While Pastor Rick is on study leave for the next three weeks, we will republish a few of his most popular blog posts as well as introduce two guest blog writers. This blog was originally published on 11/4/13.
If you're a church goer, how do you view your church? Is your church like Disney World or a mission outpost?
Disney World is great, isn't it? You enter a magical kingdom of a whole new world of fantasy and fun. You escape the demands and pressures of the real world (unless you go in August with little kids). Disney World is the mecca of consumerism where you are inundated with food, shows, rides and entertainment. You don't go to Disney World to contribute. You go to consume…a lot. You don't go to Disney World to make a difference, but to be impressed and "wowed."
This is how many Christians approach church: to consume more than contribute and to be impressed more than challenged. Some Christians view the church like a Disney cruise ship more than a battle ship. On a Disney cruise ship, the guests pay money for services, and the hired staff takes care of them. On a battle ship, those on board are commissioned, assigned specific tasks, equipped and well trained, and when they enter into battle, everyone has a role, and they know what to do. We've lost the sense of the call to battle. We were made for wonder and grand adventure, but we have settled for lounge-chair Christianity.
The church isn't Disney World. Disney is great for a vacation, but that's not where you live life, raise your children, or find your greatest sense of fulfillment. Chocolate cake is nice as an occasional dessert, but if that's all you eat, you start to feel nauseous and malnourished. If our Christian experience is just about consuming the productions that come from a stage, we will become spiritually weak and malnourished.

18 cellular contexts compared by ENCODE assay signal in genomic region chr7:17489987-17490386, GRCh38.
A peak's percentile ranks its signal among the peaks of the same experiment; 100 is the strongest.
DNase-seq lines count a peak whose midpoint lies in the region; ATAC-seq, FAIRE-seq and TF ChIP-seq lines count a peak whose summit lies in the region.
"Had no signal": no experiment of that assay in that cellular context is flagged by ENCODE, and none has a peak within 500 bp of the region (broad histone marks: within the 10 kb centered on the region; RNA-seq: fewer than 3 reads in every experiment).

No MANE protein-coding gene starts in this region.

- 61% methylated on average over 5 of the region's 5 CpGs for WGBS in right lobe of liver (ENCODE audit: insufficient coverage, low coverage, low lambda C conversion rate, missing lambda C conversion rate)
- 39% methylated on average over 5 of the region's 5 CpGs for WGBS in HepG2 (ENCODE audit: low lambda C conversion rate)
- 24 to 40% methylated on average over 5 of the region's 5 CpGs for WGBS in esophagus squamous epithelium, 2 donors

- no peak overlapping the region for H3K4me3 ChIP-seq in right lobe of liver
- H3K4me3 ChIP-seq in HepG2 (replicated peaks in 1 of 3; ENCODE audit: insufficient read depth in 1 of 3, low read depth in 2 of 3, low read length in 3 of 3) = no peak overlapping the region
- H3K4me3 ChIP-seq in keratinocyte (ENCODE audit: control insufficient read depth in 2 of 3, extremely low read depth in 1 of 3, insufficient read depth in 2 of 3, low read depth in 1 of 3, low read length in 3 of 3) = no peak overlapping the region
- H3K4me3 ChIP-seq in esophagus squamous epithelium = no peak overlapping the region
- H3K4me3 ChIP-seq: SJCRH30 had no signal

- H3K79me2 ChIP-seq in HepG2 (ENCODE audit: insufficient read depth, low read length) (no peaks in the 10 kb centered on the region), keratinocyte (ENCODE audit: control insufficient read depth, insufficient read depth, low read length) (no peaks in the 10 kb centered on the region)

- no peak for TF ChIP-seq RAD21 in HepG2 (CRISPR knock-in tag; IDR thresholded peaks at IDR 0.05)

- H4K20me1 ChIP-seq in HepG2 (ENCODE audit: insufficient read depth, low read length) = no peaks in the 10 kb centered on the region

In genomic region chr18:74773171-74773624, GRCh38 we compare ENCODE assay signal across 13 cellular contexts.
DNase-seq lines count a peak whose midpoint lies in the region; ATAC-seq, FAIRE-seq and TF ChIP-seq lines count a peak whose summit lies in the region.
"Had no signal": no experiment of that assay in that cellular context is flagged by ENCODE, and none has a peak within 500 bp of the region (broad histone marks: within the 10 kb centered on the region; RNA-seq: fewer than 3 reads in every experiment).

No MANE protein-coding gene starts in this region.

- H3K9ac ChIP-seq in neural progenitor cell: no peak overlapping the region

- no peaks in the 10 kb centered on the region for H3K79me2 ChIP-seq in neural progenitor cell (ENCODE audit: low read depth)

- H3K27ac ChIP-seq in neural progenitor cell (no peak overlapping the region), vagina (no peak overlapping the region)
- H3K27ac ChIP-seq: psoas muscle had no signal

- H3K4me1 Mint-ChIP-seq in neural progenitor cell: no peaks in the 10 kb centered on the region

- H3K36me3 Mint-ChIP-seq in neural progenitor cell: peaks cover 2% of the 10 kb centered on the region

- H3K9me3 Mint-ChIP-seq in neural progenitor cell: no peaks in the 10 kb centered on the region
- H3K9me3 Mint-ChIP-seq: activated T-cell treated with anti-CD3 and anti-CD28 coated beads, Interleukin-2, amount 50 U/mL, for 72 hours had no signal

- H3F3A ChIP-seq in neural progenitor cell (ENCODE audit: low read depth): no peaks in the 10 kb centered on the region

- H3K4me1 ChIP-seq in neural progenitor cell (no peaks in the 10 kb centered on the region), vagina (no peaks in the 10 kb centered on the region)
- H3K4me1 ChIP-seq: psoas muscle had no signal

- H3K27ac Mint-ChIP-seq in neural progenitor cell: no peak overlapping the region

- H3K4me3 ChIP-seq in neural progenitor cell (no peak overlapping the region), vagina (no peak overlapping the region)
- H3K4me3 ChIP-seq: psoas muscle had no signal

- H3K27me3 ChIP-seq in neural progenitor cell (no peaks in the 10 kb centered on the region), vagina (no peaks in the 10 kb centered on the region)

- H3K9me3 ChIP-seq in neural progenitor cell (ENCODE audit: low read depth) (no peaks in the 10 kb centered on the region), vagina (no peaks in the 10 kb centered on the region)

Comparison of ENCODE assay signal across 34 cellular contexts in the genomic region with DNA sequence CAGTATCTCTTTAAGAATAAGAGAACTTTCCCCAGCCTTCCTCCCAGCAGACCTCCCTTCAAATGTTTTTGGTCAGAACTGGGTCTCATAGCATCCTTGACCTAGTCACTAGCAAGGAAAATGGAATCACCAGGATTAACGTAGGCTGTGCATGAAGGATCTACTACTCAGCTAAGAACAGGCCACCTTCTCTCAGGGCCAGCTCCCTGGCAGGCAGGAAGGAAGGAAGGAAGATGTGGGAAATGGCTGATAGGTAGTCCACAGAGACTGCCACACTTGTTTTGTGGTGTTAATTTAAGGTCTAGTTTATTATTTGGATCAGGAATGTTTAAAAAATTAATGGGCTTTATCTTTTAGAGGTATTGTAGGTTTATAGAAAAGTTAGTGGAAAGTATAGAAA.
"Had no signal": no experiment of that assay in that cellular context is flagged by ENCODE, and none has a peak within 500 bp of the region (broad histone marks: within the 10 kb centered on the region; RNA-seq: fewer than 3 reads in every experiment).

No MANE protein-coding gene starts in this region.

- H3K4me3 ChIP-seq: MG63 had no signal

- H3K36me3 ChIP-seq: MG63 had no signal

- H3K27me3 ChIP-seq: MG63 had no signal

It's time to awaken our spirits to a revolution of the high demand of discipleship. The church is a mission outpost where we are training for spiritual battle between ideas and world views, and where eternity hangs in the balance. Jesus calls us to deny ourselves, take up our cross and follow Him (Mark 8:35). This is a high calling which requires the power and presence of the Holy Spirit (cf. Ephesians 3:16). The Apostle Paul wrote, "Finally, be strong in the Lord and in the strength of his might. Put on the whole armor of God, that you may be able to stand against the schemes of the devil. For we do not wrestle against flesh and blood, but against the rulers, against the authorities, against the cosmic powers over this present darkness, against the spiritual forces of evil in the heavenly places. Therefore take up the whole armor of God, that you may be able to withstand in the evil day, and having done all, to stand firm. Stand therefore, having fastened on the belt of truth, and having put on the breastplate of righteousness, and, as shoes for your feet, having put on the readiness given by the gospel of peace. In all circumstances take up the shield of faith, with which you can extinguish all the flaming darts of the evil one; and take the helmet of salvation, and the sword of the Spirit, which is the word of God" (Ephesians 6:10-17).
So, the next time you enter a church building, see it as a mission outpost, and notice how that changes your attitude and perspective of why you're there.